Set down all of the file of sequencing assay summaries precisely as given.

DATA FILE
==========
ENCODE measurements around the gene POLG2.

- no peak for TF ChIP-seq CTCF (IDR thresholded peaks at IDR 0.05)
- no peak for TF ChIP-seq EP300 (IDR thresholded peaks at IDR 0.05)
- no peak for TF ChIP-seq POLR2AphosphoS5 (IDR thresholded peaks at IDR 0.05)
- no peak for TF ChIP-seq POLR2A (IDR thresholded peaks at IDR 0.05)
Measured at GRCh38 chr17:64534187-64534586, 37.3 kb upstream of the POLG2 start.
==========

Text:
ENCODE measurements around the gene POLG2.

- no peak for TF ChIP-seq CTCF (IDR thresholded peaks at IDR 0.05)
- no peak for TF ChIP-seq EP300 (IDR thresholded peaks at IDR 0.05)
- no peak for TF ChIP-seq POLR2AphosphoS5 (IDR thresholded peaks at IDR 0.05)
- no peak for TF ChIP-seq POLR2A (IDR thresholded peaks at IDR 0.05)
Measured at GRCh38 chr17:64534187-64534586, 37.3 kb upstream of the POLG2 start.